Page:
NEW YORK—New York City Mayor Michael Bloomberg’s offhand comment at in a press conference on Tuesday that “nobody’s sleeping on the streets” has drawn ire from homeless advocacy groups.
Bloomberg was responding to a question about allegations that families are being turned away from shelters despite freezing temperatures.
The Mayor explained that the city’s goal is to ensure those who need services get them, and those who don’t do not drain resources. The offending comment came at the end of his reply.
“The public does not want to and should not have to support somebody if they have alternatives. We want to make sure that our monies are available to those who really don’t have any alternatives so that is all we are trying to do. Nobody is sleeping on the streets,” said Bloomberg.
“It’s a remark that just seems so out of touch with the everyday reality that New Yorkers see,” Patrick Markee with the Coalition for the Homeless told NY1 Wednesday.
The New York City Coalition for the Homeless estimates that more than 48,000 people are currently living in shelters citywide.
Junior Clarke, 23, told the Daily News in a report published Saturday that his family was trying to stay at the Bronx Prevention Assistance and Temporary Housing (PATH) Center, a shelter used by families, on a very cold day last month.
When he tried to enter a shelter with his wife and 4-year-old daughter they were turned away. “They tried to send us outside into the cold,” Clarke said.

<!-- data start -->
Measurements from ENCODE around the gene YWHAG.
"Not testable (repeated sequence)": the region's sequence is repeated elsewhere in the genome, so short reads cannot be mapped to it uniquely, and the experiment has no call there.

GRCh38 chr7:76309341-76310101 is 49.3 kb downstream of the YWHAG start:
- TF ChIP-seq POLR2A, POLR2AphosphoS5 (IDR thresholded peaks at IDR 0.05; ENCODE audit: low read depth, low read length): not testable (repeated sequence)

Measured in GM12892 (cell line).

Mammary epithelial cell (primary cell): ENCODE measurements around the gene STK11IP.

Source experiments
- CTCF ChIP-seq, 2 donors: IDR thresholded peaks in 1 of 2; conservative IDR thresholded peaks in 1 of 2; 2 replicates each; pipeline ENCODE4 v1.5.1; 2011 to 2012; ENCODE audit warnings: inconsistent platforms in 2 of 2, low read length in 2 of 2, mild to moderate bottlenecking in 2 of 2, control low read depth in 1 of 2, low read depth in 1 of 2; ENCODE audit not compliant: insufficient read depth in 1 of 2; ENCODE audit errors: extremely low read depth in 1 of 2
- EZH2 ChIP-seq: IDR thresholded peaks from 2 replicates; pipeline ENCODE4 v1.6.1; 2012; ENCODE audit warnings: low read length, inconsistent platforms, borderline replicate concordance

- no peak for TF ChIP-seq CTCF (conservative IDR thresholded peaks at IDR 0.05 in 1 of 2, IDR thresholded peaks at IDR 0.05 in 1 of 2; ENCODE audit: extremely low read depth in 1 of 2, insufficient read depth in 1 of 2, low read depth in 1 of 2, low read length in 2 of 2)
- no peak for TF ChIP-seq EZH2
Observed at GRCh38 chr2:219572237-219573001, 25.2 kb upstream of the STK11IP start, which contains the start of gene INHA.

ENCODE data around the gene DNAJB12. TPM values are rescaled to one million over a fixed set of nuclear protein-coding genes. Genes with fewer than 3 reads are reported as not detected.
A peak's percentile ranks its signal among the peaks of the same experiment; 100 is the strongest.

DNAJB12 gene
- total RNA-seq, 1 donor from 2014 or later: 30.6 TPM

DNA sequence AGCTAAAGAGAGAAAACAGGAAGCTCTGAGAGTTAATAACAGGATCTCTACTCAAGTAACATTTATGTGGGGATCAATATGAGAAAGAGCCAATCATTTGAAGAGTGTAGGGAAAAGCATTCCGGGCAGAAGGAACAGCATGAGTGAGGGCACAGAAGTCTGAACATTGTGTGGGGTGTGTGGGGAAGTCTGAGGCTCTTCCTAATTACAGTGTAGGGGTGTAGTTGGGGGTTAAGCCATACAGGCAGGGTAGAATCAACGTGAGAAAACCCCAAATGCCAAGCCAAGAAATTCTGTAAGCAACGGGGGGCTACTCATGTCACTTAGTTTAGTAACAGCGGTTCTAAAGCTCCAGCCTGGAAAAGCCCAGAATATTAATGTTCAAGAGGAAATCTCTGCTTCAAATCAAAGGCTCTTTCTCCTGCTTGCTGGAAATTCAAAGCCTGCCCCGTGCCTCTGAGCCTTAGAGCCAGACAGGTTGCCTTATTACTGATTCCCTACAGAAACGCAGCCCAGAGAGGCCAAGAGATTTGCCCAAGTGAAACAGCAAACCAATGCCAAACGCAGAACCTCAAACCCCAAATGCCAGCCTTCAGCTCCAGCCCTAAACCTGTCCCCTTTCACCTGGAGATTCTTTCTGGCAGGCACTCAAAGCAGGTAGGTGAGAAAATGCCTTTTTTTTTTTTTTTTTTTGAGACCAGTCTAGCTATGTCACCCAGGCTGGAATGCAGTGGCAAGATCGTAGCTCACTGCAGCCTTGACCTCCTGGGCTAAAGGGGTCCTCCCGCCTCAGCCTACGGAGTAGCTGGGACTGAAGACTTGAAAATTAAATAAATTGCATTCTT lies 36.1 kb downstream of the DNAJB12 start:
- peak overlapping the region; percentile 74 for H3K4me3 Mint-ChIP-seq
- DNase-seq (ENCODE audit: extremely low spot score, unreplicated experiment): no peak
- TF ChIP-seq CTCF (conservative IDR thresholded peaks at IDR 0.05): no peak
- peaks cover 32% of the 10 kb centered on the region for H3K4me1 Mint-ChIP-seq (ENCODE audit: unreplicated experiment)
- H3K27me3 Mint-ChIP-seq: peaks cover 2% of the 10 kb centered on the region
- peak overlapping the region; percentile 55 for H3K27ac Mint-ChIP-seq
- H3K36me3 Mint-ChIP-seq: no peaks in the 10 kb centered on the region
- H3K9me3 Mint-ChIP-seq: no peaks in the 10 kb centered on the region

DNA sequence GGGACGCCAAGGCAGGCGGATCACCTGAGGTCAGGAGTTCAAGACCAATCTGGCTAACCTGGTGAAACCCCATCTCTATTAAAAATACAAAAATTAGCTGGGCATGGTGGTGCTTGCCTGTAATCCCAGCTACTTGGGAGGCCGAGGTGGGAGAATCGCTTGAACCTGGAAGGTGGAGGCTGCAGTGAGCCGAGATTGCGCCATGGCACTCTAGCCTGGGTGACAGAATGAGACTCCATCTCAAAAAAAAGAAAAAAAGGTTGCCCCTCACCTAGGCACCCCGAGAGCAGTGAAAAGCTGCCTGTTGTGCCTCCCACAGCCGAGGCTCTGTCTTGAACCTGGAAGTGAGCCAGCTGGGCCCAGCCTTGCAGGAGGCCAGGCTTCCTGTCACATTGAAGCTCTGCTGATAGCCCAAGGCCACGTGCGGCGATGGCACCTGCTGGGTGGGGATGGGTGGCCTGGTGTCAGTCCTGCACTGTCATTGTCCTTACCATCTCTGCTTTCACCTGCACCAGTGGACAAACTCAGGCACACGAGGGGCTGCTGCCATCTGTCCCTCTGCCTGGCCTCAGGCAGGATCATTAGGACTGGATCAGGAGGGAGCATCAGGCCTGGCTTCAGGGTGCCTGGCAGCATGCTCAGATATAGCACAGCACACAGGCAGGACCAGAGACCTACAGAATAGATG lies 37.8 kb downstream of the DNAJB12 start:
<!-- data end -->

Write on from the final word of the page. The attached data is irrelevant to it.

“They threatened to have us thrown out by police,” he was also quoted as saying.
In the past, New York implemented a “code blue” policy when the temperature dipped below freezing, but there was a recent policy shift requiring residents to prove that they have nowhere else to stay.
Last week, a New York state appeals court ruled that a city policy requiring homeless adults to prove they had no other housing to gain eligibility was illegal, reported The New York Times. The court reported that the city used dubious methods to enact the policy and held no public hearings before making their decision.
New York City’s Department of Homeless Services Commissioner Seth Diamond said the court ruling “will force the city to build more shelters in neighborhoods throughout the city,” reported the Times.
“We are confident that city taxpayers and community groups, especially those who object to new shelter proposals, understand the need for a thoughtful approach that fairly reserves shelter for those with no alternatives,” Diamond added, “and we will continue to fight to see that such a policy is implemented.”
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